How Endurance Training Lowers Testosterone & What To Do About It
Low testosterone levels are never good. Clinically low testosterone leads to poor muscle mass development, increased body fat, and compromised athletic performance. Worst of all, reproductive function drops and libido is compromised.
It’s safe to say that optimizing testosterone is a top priority, which is why you should know that endurance exercise leads to depressed testosterone production in men.
For women, endurance exercise increases testosterone slightly, however, other reproductive hormones such as FSH and LH are typically reduced in female endurance athletes, which can lead to reproductive problems.
Simply, very large amounts of endurance exercise are no good for either gender, though the exact mechanism differs.
This article will review the negative effect of endurance exercise on testosterone and other androgen hormones and give you tips for what you can do about it.
Exercise Stress Depresses Androgen Hormones In Both Men & Women
Studies consistently show that high-volume endurance exercise reduces baseline androgen hormones by 20 to 40 percent. The androgen hormones include testosterone, estrogen, and DHEA. Follicular Stimulating Hormone (FSH) and luteinizing hormone (LH) are related hormones that affect reproductive function and are released from the pituitary gland.
In men, testosterone, LH, and FSH are all reduced, whereas in women, typically only LH and FSH are low. For men, this means low libido and reduced semen quality. For women it manifests primarily in terms of menstrual irregularities and poor fertility.
High Cortisol & Low T-to-C Ratio Likely Plays A Role
Endurance exercise leads to larger acute elevations of the key stress hormone cortisol than strength and power training. Over time, repeated bouts of intense, long-duration training lead to adrenal gland enlargement due to high cortisol output.
In normal amounts, cortisol is necessary for metabolic function, but chronic elevations from high levels of training stress leads to an impaired stress response that is almost always associated with low testosterone in endurance athletes.
This is problematic because excessive cortisol has a catabolic effect on muscle tissue, breaking it down and leading to higher levels of persistent inflammation. High cortisol also suppresses immune function, which is why endurance athletes have high rates of colds and illness during high-volume training phases. Fat burning is also reduced, which can lead to fat storage in the right metabolic environment.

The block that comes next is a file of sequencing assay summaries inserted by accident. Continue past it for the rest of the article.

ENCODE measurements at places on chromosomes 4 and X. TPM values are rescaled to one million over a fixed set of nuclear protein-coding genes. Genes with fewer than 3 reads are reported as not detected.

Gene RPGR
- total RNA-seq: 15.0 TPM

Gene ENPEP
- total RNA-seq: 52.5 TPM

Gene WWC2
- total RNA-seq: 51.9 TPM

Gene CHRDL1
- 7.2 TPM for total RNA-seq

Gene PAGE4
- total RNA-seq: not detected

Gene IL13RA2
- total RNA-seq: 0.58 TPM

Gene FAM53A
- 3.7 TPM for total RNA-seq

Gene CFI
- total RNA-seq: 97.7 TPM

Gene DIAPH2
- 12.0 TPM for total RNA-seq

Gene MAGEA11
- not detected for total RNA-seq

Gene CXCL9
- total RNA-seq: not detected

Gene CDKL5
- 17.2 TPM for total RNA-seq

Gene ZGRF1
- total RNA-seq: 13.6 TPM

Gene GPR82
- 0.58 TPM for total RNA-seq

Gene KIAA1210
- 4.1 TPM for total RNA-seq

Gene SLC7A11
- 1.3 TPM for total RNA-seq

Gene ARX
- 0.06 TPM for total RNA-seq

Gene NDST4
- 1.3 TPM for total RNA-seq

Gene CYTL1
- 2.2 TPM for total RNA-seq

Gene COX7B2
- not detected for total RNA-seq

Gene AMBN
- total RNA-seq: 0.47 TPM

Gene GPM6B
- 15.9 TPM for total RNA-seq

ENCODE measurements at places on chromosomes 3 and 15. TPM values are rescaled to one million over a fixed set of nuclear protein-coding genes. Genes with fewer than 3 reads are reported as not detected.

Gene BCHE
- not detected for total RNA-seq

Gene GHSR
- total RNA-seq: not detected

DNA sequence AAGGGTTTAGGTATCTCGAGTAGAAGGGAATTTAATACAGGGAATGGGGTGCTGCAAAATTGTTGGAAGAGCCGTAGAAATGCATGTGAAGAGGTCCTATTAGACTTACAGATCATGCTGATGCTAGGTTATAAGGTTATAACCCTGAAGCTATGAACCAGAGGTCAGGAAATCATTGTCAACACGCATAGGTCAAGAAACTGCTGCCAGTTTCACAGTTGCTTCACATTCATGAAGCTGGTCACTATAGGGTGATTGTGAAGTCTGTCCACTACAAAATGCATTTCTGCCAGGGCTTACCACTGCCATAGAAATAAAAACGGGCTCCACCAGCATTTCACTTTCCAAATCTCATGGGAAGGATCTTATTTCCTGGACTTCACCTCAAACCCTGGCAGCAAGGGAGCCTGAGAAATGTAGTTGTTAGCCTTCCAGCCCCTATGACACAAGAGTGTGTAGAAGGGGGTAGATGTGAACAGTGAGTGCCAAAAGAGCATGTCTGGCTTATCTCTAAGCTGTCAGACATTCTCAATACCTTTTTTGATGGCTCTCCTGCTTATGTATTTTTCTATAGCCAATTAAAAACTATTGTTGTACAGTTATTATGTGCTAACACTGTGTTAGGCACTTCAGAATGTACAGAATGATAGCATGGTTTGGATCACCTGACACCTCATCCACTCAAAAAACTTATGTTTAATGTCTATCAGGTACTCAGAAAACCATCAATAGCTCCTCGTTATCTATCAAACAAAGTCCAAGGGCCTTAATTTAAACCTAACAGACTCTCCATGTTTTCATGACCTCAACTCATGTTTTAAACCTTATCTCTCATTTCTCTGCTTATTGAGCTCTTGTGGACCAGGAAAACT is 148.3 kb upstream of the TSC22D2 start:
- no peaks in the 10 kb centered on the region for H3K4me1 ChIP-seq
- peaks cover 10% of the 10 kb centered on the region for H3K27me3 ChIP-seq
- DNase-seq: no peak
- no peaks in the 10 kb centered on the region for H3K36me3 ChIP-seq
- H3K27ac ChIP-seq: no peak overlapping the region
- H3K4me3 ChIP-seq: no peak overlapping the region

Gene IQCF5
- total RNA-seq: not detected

Testosterone does just about everything cortisol doesn’t, which is one reason the ratio between these two hormones is used to assess training status and performance potential.
Scientists have hypothesized that high increases in cortisol on a daily basis may reduce testosterone via inhibitory actions.
Two additional symptoms typically coincide with low T and high cortisol in endurance trained men: Luteinizing hormone, which normally follows a pulse-like pattern, is inhibited, and prolactin is elevated. When LH is blunted, testosterone release is reduced from the testes. Elevations in prolactin correspond with dysregulation of the hypothalamic-pituitary-adrenocortical axis.
Low Testosterone & Other Androgens Correlate With Low Bone Density
It’s well known that female endurance athletes with low reproductive hormones have greater risk of low bone density and bone fracture, but less attention has been given to the impact of low testosterone on male bone health.
Lower bone mass has been reported in a study that compared male endurance runners with sedentary controls and case reports show similar bone strength problems.
Low T May Interfere With Power & Hypertrophy
Endurance athletes experience less muscle mass development due to a phenomenon known as “interference.” This may be partly due to reduced testosterone and androgen hormones since these hormones play a role in muscle tissue repair.
For example, testosterone increases DNA activity on muscle tissues and leads to greater release of growth hormone, which enhances amino acid uptake and tissue repair.
Endurance athletes also have much lower power output than strength athletes or even sedentary controls, which may be due to their poor androgen hormone status. In addition, the ability of cells to bind with androgen hormones is reduced in response to highly stressful exercise, whether it’s endurance modes or a long-duration high-intensity model, such as CrossFit.
How Much Is Too Much?
Running a few miles a few days a week is unlikely to cause low testosterone and other related reproductive problem.
Athletes who are most at risk are those training a high volume (intense workouts lasting longer than an hour) everyday. Marathoners, long-distance runners, triathletes, and CrossFitters are most susceptible.